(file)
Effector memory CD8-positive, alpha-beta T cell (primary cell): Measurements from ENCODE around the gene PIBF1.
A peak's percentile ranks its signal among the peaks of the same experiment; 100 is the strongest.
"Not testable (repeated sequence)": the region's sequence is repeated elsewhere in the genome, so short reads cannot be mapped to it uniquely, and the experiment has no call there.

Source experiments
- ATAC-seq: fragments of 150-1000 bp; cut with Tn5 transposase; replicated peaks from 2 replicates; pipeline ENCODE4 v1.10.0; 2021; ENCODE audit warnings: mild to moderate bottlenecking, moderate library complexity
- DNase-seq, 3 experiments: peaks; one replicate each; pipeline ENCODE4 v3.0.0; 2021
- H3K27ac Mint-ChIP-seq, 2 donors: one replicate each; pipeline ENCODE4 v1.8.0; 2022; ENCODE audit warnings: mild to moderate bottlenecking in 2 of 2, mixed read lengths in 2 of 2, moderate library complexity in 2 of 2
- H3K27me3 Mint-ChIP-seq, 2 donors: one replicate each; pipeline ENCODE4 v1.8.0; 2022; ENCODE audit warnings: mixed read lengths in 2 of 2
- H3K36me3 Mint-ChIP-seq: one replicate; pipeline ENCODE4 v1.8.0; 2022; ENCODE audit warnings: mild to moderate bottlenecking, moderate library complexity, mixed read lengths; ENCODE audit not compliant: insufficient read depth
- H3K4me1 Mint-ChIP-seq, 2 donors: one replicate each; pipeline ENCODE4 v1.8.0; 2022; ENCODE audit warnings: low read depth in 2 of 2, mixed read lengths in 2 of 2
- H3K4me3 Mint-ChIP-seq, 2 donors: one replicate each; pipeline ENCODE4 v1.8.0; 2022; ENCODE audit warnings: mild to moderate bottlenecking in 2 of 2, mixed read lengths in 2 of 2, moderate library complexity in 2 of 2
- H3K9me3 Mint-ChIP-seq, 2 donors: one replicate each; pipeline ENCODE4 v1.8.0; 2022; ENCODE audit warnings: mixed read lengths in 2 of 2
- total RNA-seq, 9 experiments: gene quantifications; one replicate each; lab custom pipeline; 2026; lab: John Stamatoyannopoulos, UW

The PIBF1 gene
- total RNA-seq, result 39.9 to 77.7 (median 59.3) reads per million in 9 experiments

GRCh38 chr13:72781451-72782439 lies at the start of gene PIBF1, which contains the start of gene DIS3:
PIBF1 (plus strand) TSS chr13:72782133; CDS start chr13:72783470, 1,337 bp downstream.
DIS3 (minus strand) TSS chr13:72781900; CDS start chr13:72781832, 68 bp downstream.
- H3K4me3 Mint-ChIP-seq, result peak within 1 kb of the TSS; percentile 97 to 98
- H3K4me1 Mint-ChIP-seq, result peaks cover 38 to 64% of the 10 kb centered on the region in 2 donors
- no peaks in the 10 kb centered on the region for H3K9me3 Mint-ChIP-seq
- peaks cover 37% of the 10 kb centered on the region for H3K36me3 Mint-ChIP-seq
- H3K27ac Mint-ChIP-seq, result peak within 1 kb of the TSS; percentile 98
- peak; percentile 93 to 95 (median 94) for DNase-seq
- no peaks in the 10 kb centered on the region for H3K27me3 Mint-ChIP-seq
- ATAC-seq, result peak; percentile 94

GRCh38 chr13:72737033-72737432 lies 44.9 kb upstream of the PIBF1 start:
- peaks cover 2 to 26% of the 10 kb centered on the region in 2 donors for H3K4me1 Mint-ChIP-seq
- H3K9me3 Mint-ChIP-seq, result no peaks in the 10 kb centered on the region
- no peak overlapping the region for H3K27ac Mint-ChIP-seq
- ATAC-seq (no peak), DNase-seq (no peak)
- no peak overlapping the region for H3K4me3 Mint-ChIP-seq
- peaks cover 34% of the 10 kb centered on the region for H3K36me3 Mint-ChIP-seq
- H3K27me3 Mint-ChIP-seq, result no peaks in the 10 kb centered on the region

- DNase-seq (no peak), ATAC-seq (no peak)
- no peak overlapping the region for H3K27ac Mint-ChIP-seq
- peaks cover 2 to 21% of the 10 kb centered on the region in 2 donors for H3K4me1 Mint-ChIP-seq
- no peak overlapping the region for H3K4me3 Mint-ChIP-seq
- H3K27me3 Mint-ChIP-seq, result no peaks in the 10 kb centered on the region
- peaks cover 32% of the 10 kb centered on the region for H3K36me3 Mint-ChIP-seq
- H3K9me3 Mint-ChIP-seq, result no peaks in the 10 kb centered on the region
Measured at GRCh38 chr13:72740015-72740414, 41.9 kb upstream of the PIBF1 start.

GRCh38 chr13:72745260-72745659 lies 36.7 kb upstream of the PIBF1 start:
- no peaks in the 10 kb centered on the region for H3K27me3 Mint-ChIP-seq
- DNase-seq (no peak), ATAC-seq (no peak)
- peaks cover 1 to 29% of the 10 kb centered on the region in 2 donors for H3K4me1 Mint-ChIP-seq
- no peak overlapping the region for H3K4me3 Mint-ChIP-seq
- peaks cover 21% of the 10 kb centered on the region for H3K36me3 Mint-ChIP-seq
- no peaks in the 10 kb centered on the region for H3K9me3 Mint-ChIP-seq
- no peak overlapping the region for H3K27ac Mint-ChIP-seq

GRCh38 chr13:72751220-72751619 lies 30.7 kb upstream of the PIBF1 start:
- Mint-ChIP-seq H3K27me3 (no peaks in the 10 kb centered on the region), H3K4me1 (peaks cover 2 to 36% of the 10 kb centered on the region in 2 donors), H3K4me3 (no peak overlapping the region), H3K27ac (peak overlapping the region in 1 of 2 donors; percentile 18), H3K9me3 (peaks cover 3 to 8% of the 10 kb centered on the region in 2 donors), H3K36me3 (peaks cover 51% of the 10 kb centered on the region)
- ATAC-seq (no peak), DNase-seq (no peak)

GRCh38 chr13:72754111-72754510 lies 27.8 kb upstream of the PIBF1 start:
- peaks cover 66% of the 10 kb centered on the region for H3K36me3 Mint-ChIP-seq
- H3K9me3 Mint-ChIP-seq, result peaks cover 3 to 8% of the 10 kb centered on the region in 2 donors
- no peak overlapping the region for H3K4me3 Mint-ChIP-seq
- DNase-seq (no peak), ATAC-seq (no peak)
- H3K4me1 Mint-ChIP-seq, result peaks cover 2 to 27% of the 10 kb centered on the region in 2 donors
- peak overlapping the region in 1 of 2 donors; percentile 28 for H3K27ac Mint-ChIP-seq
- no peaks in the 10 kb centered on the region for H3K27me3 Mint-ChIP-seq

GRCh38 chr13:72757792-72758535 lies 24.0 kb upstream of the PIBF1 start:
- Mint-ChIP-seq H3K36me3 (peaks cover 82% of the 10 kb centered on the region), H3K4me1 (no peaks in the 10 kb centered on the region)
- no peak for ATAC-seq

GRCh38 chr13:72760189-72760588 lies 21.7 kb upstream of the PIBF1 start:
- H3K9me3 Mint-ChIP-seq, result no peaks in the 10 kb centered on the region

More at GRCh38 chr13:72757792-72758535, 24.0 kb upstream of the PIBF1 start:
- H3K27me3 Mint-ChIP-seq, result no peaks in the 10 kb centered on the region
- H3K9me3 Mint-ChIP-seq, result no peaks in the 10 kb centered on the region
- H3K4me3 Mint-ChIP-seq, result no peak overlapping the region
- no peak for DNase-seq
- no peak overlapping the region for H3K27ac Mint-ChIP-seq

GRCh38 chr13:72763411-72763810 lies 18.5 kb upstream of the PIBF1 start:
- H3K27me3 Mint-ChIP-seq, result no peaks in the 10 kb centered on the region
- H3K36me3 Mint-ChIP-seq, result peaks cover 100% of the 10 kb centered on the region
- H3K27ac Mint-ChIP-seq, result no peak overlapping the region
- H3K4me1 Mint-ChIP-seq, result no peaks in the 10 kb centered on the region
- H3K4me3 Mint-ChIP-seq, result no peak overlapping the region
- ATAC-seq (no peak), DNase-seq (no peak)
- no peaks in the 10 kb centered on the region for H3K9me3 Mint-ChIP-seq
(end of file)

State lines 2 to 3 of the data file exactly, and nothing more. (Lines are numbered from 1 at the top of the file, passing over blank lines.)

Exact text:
A peak's percentile ranks its signal among the peaks of the same experiment; 100 is the strongest.
"Not testable (repeated sequence)": the region's sequence is repeated elsewhere in the genome, so short reads cannot be mapped to it uniquely, and the experiment has no call there.